Friday, January 18, 2013

Philosophy and Falafel

Welcome to my blog. It’s taken me a long time to create one because, frankly, it sounded too much like "the blob," a sci-fi movie popular when I was a kid. But friends assure me that this is an important venue to share information. And since recently a fan letter came pouring in, I know that the whole world is interested in what I am thinking. Seriously, I am happy to share occasional reflections about Qigong, Tea, Native American (First Nations) spirituality, and related topics. Basically I am sharing my philosophy of life, and this brings me to a story.

In the early 1970s I was studying Japanese Tea Ceremony with a living legend, the great Tea Master Millie Johnstone. It was a beautiful idyllic time in my youth. Every week, for about five years, I would take the subway from Queens to Millie’s condo across the street from the United Nations. I would have my tea lesson, then serve her tea informally, then enjoy a delicious home made lunch, sip expensive port wine with Millie’s husband, and finish the afternoon by demonstrating Tai Chi for Millie. She loved watching the slow, flowing movements. On my way back to the subway station, I usually stopped at a falafel stand run by an elderly Egyptian gentleman (or he appeared elderly (he was probably younger than I am now!). I sat on one of the two or three stool-height chairs near the table, ate my delicious falafel with tahini sauce, and, when business was slow, conversed with the owner. He took a liking to me. One day, the gentleman, whose name I forget--but let’s call him Akbar, because he truly was (the word means "Great") - asked me, "Tell me, what is your philosophy of life?" Such a simple and deep question. "What do you mean?" I asked. "Everyone should have a philosophy of life based on their life experiences, whether good or bad, easy or difficult. What has life taught you? What does it mean to be alive and to live a good life?" I realized that in spite of years of study of meditation, Tai Chi, and Tea, I was tongue-tied. I replied, with some embarrassment, "I’m not sure." Akbar gave me a kind and compassionate look. He knew I would think about it, and I have for the past forty years. His question has encouraged my lifelong passion for learning and wisdom.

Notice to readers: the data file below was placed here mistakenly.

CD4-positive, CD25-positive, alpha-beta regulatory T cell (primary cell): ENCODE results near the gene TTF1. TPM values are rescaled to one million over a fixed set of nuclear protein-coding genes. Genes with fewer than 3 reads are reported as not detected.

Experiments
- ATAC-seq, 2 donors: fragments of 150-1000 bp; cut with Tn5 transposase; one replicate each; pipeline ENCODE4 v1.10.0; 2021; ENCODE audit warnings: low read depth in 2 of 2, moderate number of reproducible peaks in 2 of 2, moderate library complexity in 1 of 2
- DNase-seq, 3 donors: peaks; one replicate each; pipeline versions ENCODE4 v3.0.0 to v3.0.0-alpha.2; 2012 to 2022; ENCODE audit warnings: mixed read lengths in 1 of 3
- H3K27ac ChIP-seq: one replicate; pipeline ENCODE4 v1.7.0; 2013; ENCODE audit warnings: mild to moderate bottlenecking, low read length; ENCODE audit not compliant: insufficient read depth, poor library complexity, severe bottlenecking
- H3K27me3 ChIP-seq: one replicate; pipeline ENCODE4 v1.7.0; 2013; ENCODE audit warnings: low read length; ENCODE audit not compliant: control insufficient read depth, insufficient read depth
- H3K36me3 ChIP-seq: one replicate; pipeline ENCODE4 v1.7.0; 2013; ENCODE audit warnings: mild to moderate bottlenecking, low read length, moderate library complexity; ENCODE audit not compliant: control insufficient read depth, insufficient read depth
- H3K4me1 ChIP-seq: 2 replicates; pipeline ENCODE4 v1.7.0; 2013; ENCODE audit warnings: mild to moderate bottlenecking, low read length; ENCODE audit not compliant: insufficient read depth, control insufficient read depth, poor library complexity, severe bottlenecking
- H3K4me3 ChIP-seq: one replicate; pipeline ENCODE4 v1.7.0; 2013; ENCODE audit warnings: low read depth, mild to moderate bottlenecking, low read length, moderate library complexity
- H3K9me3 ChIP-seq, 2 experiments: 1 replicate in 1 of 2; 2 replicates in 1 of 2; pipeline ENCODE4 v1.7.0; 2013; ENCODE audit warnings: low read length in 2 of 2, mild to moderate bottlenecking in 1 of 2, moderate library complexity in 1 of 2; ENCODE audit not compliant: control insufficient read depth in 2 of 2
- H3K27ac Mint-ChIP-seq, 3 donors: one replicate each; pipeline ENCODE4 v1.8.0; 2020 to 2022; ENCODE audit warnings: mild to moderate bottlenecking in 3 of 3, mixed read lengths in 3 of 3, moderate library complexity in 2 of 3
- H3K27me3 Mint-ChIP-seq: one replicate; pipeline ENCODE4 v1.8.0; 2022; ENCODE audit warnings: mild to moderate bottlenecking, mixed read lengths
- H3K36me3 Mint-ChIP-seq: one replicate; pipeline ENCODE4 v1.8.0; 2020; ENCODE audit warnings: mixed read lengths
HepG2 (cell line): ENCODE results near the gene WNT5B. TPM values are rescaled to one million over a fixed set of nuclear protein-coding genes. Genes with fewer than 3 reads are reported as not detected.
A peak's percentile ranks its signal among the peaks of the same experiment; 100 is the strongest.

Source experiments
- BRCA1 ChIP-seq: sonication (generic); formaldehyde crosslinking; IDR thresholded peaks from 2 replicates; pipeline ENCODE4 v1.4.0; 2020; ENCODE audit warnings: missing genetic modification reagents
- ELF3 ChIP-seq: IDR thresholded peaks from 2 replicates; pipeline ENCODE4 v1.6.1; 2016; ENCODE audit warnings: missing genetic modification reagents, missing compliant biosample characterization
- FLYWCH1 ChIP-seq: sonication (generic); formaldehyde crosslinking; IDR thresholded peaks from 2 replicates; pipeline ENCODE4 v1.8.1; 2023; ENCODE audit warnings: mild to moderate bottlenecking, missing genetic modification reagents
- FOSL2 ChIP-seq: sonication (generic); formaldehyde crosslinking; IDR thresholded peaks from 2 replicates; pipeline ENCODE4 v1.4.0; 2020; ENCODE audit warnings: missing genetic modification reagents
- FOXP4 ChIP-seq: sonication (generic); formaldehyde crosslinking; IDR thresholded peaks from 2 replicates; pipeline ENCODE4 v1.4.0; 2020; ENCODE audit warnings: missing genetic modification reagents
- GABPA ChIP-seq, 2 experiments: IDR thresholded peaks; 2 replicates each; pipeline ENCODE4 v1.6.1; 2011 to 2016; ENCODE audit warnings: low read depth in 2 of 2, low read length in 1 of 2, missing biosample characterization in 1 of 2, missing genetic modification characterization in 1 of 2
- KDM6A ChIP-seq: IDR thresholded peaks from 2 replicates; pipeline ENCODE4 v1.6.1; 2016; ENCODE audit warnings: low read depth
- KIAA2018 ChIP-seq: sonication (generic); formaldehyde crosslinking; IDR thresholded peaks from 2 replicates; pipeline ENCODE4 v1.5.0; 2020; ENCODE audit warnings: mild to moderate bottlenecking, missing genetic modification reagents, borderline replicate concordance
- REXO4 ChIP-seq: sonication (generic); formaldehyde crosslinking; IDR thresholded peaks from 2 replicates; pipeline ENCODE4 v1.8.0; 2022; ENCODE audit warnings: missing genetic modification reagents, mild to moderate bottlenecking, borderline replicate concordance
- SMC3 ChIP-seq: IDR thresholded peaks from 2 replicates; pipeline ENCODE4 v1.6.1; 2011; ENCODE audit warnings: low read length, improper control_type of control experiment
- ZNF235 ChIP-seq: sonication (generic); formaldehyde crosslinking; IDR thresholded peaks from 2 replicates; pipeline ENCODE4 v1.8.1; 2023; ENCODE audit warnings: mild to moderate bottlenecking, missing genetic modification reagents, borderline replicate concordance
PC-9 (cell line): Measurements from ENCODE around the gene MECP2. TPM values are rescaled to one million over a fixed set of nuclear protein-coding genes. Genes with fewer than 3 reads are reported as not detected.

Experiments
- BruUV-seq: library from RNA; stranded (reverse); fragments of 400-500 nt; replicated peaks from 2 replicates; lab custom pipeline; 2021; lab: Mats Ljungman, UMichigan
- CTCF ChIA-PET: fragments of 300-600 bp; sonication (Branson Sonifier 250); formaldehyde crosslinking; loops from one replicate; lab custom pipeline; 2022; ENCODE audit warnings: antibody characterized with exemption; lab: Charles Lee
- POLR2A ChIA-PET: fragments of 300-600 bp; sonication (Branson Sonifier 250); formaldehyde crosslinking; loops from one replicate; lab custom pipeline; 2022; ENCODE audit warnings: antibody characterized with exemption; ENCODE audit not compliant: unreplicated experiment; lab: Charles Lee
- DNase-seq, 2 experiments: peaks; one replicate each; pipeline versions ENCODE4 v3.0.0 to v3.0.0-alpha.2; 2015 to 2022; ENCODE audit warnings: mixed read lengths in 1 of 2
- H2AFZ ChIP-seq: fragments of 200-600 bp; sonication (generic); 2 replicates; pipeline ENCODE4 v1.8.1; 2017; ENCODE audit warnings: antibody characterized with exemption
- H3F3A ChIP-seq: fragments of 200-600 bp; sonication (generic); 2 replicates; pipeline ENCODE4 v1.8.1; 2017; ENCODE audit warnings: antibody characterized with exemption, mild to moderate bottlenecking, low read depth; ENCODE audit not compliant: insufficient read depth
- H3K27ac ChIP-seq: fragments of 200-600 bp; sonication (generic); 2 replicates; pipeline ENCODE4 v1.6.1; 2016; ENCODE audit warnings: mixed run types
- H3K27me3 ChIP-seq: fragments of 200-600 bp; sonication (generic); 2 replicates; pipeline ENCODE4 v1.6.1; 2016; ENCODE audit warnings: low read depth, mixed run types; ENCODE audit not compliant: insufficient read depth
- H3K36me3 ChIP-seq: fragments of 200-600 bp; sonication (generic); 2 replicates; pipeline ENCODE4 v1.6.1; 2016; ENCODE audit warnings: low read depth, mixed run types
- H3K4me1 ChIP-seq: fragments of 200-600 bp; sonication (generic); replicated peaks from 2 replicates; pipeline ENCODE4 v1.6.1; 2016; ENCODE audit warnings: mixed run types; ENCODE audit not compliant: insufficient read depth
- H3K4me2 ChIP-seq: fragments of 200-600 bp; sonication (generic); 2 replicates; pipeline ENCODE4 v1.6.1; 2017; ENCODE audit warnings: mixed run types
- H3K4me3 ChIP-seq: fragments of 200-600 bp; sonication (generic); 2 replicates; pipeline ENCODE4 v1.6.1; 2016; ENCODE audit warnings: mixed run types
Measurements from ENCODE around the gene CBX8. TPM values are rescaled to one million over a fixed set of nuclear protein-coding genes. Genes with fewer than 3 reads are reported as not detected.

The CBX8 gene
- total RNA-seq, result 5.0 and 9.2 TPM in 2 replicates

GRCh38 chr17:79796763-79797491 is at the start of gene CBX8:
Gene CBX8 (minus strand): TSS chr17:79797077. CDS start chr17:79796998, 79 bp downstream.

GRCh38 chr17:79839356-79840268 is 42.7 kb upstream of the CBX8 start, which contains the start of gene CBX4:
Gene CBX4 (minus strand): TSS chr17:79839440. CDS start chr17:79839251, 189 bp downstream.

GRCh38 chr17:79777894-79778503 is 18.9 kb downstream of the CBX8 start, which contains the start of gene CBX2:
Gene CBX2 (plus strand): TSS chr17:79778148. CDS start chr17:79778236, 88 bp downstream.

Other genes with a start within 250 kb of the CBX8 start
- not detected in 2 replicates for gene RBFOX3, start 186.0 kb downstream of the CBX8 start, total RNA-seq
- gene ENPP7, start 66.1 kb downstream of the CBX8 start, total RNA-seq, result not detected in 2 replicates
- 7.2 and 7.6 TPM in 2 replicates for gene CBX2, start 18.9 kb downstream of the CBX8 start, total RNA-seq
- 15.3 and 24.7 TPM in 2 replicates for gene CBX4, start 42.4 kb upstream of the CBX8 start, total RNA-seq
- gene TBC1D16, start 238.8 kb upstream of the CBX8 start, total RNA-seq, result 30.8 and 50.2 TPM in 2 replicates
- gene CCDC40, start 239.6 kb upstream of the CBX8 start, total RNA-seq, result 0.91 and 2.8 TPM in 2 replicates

I think that questions are more important than answers. A poor question has one answer. A good question has many answers, and the very best, no answer at all.